According to reports from industry body, Business Hunter, the average annual unemployment figures for Newcastle and Lake Macquarie have hit an all-time low of 3 per cent since the ABS Regional Labour Force data series commenced in 1999.
Business Hunter’s report notes that the average unemployment rate for females has fallen to just 2.6 per cent, also a record low.
Business Hunter CEO, Bob Hawes said the Hunter region’s employment market had remained strong, continuing to buck the national trend of softening.
“At the surface, the regional labour force market continues to defy gravity, remaining strong despite some sectors of business experiencing a slow down as consumer and business-to-business demand softens,” Bob said.
“Clearly, if people are losing their jobs, they are finding new work again pretty quickly.”
The monthly unemployment rate for Lake Macquarie and Newcastle dropped to 2.8 per cent from 2.9 per cent in April, whilst the rate eased in the Hunter Valley, rising to 2.5 per cent from 1.7 per cent in April, representing a regional pool of 10,800 people looking for work.
The monthly rate across the entire Hunter region eased to 2.7 per cent, up from 2.4 per cent in April but is still well below the National figure of 3.6 per cent and the NSW rate of 3 per cent – itself a record-equalling low rate since 1978.
Bob said the data also revealed that the majority of the growth across the month occurred in full-time roles.
“This indicates to us that businesses are seeking to retain staff, and the region’s workforce is perhaps looking for more hours and stability as cost-of-living pressures begin to bite,” Bob said.
“We certainly don’t appear to be suffering from underemployment typical in other parts of the nation at present.”
Bob said the rates were set against a background of the Jobs and Skills Australia Internet Job Vacancy numbers rising to 6,900, an increase of around 200 from April 2023.
“Whilst the Hunter region’s businesses seeking to employ people keep pumping the job ads, with a 6.8 per cent increase over the last 12 months, we’re seeing the opposite at the state and national level,” Bob said.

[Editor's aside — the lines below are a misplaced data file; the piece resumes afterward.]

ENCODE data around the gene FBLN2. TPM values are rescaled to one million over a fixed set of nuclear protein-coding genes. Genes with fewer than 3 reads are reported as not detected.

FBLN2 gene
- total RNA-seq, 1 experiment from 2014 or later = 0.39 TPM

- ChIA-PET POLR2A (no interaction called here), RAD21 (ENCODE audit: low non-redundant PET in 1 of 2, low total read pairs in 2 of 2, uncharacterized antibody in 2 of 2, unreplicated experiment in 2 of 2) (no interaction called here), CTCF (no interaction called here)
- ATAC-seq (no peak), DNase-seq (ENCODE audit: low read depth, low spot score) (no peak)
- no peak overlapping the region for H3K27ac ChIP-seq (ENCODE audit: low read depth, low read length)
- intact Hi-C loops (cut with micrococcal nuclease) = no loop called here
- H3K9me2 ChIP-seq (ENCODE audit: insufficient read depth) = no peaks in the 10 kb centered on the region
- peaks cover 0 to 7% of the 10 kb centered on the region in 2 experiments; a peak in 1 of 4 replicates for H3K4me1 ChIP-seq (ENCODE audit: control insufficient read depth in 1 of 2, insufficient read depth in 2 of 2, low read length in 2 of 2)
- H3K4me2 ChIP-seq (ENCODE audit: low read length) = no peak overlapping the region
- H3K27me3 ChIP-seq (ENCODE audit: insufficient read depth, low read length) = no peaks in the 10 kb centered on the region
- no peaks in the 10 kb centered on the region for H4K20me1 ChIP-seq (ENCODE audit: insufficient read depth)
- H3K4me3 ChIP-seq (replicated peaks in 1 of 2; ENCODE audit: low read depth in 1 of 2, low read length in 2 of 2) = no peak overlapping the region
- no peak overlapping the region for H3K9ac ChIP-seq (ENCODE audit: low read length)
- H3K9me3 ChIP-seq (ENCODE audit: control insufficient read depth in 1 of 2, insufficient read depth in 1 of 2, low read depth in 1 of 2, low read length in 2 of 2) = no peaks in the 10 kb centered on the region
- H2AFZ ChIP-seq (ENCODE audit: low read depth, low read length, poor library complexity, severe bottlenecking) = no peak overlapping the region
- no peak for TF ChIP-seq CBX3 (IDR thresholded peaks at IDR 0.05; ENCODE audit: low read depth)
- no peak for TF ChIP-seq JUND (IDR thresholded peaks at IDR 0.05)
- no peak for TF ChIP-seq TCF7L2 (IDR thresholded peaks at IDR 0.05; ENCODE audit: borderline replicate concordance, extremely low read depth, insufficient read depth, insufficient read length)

“Over the same period, there were monthly and annual declines in ads of 2.9 per cent and 4.2 per cent respectively at the national level, and 2.6 per cent and 9.6 per cent respectively for NSW.”
Bob said the monthly figures continue to show there is still volatility in the employment market, but we were well and truly in a trend of continuing strong demand.
“This is expressed by businesses advertising to attract workers but having access to a very small pool of people with the potential to fill those roles,” Bob said.
“It is a frustrating time for business as we are also constrained from freely attracting more labour into the region owing to the well-publicised shortages of housing to rent or buy,” Bob said.
The participation rates across the region remain strong, with Newcastle and Lake Macquarie staying above record highs at over 70 per cent, and a jump in the Hunter Valley to 64.6 per cent, which is around the levels experience pre Covid.
Bob said the youth unemployment (15 to 24 years old) picture is also remaining strong, with the monthly average unemployment rate for the region at 7.9 per cent.
“Youth unemployment in the Hunter Valley increased slightly to 8.4 per cent, and this could be due to seasonal factors as we came off the Easter break and school holidays in April where typically there is an increase in demand in casual roles for youth.”
The monthly figures show there are 6,400 youth looking for work, an increase on 5,700 in April, yet still well below the nearly 10,000 that were in the market pre-covid, in March 2020.
Business Hunter is the new name for the organisation formerly known as the Hunter Business Chamber. We are the largest regional peak business group in Australia, representing members across all business and industry sectors. Business Hunter is a not-for-profit member organisation dedicated to connecting people in business with what they need to succeed.
We have been the voice of business in the Hunter since 1886. Our members are part of a network of more than 2,500 businesses across the region. That network includes members of 20 aligned local chambers across 10 local government areas, stretching from the Mid North Coast to Lake Macquarie and inland to Scone. From main-street retailers to ASX 100 corporates, our member businesses power Australia's strongest regional economy.
The name Business Hunter was adopted in February 2020 to better reflect the vibrant and diverse businesses the organisation represents. The new name also aligns with our affiliates Business NSW and Business Australia.
Business Hunter has been through a number of name changes; what has never changed is our commitment to helping our members do business better, to drive growth and prosperity in the Hunter region.